The economic recession gripping the country has taken a toll on Catholic schools across the Diocese of Charleston.
Some schools are holding their own in terms of enrollment, but others have seen anywhere from small to large drops in their student population. One thing they have all experienced is a dramatic rise in financial aid requests.
Sister Julia Hutchison, diocesan superintendent of education, said the number of families seeking financial assistance rose by 50 percent. Overall enrollment figures for the state will not be available until after the first week of school.
The Sister of Notre Dame urged parents to remember the unique qualities a Catholic education provides, which make it a good investment regardless of the economy.
She said it is the only school system that teaches children to live their Catholic faith while also providing excellent academics.
“We are centered on the Gospel of Jesus Christ. These are the qualities we teach every day,” Sister Julia said.
She noted that during the school year, a child spends more time with teachers than anyone else, and cautioned parents to be very careful about who that teacher is and what they are teaching. At a Catholic school, parents know what values their children are learning, she said.
Whether enrollment is up or down, diocesan schools are looking for ways to help their students and themselves survive the crunch.
At Our Lady of Peace School in North Augusta, Karen Wilcox, principal, said they have made a number of sacrifices to make ends meet.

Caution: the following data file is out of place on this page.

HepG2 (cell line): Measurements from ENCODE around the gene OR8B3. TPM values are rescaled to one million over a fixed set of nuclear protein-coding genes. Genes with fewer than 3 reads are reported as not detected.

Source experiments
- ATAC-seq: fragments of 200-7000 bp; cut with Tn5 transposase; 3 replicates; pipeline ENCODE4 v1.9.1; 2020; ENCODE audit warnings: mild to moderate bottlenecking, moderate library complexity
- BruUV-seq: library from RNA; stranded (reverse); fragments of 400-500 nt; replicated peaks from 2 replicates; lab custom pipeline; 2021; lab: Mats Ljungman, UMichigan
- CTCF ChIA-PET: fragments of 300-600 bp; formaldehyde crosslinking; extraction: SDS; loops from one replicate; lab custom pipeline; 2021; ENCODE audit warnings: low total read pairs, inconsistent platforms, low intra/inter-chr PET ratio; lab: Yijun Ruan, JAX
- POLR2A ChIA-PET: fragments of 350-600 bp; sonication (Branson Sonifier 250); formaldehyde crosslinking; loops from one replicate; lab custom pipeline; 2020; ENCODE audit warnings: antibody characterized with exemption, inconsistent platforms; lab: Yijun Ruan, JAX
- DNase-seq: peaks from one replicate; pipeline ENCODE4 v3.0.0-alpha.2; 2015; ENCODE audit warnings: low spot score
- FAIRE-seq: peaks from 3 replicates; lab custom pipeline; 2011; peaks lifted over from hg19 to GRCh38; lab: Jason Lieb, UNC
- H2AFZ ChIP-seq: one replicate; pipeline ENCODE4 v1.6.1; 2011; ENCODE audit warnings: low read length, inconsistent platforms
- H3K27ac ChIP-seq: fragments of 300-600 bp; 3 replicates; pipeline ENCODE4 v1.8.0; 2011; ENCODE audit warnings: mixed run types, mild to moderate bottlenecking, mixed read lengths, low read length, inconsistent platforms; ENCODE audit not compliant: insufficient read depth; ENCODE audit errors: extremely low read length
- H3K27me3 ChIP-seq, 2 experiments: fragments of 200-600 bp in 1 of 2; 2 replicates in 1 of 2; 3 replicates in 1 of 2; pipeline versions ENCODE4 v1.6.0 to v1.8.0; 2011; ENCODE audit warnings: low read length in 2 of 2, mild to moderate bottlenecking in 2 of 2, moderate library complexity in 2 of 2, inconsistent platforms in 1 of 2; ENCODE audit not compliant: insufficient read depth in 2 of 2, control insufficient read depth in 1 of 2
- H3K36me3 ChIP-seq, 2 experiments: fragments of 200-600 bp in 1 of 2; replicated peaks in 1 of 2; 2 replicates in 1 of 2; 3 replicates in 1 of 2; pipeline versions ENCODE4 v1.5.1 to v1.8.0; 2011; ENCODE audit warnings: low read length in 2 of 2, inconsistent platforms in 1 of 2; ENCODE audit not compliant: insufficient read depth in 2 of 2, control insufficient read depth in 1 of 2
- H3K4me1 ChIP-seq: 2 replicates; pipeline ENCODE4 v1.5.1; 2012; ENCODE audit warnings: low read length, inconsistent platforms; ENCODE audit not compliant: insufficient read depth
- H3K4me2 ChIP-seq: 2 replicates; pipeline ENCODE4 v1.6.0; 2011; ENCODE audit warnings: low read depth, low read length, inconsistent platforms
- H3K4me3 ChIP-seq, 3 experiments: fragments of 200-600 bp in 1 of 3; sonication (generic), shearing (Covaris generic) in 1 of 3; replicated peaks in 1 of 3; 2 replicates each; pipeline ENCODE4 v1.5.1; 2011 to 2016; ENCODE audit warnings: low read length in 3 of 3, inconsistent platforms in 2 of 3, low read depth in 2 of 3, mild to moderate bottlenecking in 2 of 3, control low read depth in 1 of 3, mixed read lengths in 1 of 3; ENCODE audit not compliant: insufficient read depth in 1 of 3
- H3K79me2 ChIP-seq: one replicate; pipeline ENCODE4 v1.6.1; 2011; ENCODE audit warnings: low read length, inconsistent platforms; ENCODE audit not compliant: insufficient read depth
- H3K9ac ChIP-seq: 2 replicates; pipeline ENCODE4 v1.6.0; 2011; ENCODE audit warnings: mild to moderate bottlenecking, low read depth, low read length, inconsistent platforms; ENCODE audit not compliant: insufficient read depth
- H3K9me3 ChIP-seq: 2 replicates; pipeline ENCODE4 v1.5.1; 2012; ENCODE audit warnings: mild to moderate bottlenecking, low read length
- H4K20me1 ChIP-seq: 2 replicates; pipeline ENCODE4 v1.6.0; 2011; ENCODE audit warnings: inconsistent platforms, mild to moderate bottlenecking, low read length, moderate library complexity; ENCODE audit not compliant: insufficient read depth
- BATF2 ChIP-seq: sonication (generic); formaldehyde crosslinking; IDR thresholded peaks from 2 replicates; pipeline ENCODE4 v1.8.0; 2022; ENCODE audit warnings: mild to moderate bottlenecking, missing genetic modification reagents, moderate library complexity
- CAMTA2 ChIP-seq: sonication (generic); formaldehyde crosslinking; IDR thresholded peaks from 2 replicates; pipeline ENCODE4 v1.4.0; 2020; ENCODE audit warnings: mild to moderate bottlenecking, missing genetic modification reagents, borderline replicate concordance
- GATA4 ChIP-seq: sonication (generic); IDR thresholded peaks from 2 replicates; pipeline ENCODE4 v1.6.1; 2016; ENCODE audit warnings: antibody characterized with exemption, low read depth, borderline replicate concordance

They lost a teacher’s aide position, decreased some people’s hours, and now are tapping the community for help maintaining the school. Wilcox said families and faculty have fixed the air conditioning, laid carpet, painted, and sewn curtains.
“We’re doing the barter system,” she said. “Things that are standard just aren’t working in this economy.”
Wilcox also found a way to provide a music program for her students at a minimal price. She said Paul Essman Music out of New York offers weekly instruction through a certified teacher and instrumental lessons to band members starting in fourth grade.
Our Lady of Peace raised a portion of the fee, which is under $6,000, with a Christian rock concert, Wilcox said.
“It’s a way for us to offer something we absolutely would not be able to afford,” she said.